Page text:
The NAACP Legal Defense Fund has filed a motion that asks U.S. District Judge Madeline Haikala to reverse her decision allowing the city of Gardendale to form its own municipal school district.

The motion, which was filed Monday, agrees with Haikala’s finding that the motivation for Gardendale to break away from the Jefferson County Schools is primarily racial. But it argues that the finding contradicts her order to allow the city to take control of two elementary schools in the 2017-18 school year, with the goal of taking over Gardendale High and Bragg Middle schools after three years if racial balance issues are achieved.

Jefferson County school officials have fought Gardendale’s bid to break away and form its own system in part because they feared it would endanger their own efforts to be declared effectively desegregated and to be released from federal court supervision. Read more

Earlier Stories
Read Hiakala’s full ruling.
NAACP Plans to Ask Judge to Reconsider Gardendale School Order; Ruling in Case Defies Conventional Procedure
Judge Haikala Is No Stranger to the Spotlight
Federal Judge Gives Gardendale Control Over City’s Elementary Schools, Lets JeffCo Keep Middle and High Schools for Now.

What They’re Saying
Whites Only: School Segregation Is Back, From Birmingham to San Francisco (Newsweek)
Judge: Mostly White Southern City May Secede From School District Despite Racial Motive (Washington Post)
Judge Lets White Alabama Town Secede From School District Despite ‘Race’ Being a Factor (NBC News)
A Federal Judge Is Letting an Alabama School District Return to Segregation (Salon)
A Southern City Wants to Secede From Its School District, Raising Concerns About Segregation (Washington Post)

From Vacant Industrial Land to Puppy Palace? Residents Debate Use of Old Trinity Steel Land in Titusville

Sixty Titusville residents sat in the sweltering gymnasium of Memorial Park Recreation Center to consider giving their support for the old Trinity Steel property going to the Greater Birmingham Humane Society.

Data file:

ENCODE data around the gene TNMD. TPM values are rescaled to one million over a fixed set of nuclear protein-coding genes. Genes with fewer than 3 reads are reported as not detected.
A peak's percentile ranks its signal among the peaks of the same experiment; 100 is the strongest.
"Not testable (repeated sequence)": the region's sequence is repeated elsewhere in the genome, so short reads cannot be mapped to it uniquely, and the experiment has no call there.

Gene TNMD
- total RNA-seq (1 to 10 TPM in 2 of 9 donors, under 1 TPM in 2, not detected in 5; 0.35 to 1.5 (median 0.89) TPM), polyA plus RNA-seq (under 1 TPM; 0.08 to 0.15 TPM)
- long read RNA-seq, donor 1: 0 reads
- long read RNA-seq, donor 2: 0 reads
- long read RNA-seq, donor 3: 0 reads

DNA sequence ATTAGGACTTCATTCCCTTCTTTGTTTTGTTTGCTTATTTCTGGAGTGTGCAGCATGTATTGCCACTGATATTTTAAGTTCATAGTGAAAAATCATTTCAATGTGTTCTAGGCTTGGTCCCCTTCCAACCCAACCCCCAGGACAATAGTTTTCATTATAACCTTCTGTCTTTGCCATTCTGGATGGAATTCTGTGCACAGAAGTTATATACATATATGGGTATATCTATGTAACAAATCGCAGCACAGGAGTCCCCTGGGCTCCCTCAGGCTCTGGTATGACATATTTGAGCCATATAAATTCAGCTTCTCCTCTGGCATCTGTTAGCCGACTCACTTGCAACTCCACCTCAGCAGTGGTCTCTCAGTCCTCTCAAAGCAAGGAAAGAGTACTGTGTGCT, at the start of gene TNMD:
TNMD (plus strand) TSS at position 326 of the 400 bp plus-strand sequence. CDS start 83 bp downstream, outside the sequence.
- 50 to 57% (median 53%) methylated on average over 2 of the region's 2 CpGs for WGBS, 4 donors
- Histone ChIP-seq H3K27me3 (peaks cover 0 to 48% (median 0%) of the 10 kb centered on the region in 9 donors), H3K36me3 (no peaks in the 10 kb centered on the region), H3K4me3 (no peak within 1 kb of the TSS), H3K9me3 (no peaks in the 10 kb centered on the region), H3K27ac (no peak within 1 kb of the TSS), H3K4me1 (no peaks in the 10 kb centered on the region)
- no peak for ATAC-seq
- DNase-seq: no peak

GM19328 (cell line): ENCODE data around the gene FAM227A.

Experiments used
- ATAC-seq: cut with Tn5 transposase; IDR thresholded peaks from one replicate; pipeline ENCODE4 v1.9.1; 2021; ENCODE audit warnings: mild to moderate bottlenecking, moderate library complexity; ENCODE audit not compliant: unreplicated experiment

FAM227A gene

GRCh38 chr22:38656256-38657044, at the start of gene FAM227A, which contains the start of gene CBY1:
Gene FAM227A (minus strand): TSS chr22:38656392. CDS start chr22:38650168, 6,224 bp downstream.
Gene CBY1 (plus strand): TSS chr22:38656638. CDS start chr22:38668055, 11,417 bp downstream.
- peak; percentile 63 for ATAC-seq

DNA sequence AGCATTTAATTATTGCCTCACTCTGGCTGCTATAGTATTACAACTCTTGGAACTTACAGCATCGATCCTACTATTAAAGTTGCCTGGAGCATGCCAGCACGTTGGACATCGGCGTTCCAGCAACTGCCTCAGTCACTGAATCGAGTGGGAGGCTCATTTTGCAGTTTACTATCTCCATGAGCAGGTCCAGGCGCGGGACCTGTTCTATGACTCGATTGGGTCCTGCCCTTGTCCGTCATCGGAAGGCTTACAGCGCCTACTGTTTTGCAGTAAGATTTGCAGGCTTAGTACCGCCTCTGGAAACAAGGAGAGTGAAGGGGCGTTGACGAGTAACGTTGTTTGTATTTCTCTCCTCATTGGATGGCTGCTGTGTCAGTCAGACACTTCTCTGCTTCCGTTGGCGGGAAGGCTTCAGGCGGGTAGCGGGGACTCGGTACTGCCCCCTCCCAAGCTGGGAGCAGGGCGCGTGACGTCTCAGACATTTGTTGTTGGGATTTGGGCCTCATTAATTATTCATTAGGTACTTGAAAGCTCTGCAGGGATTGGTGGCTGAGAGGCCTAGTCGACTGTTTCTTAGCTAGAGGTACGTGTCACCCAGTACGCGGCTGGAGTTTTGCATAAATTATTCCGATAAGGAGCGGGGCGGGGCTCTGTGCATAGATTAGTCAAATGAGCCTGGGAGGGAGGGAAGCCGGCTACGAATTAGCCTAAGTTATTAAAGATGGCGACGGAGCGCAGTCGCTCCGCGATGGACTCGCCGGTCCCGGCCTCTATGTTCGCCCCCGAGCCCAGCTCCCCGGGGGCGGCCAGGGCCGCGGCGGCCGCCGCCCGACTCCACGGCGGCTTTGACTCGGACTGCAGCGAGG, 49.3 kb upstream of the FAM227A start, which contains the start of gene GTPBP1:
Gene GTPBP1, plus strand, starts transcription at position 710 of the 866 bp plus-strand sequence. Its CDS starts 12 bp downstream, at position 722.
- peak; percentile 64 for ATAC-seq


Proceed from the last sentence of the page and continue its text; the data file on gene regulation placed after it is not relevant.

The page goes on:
“It is so hot in here,” said Greater Birmingham Humane Society President and CEO Allison Black Cornelius, “but they stayed.”

When each side had made its case, 52 residents voted for the Humane Society to move to the long idle property from its Snow Drive location in Homewood. Eight voted no. Read more.

Federal Judge Gives Gardendale Control Over City’s Elementary Schools, Lets JeffCo Keep Middle and High Schools for Now.

The City of Gardendale has tried for more than three years to break away from the Jefferson County Schools to form its own municipal system. The county system has tried equally hard to keep that from happening.

On Monday, a federal judge gave each side some of what they wanted, but maybe not enough to satisfy either.

U.S. District Judge Madeline Haikala ruled that the Gardendale City Schools – a system that has existed as only a legal entity for three years, without any schools to operate – may take over Snow Rogers and Gardendale Elementary schools for the 2017-2018 academic year. But Gardendale High and Bragg Middle schools will stay in the Jefferson County system, for at least the next year “and until this Court orders otherwise,” in the judge’s words. Read more.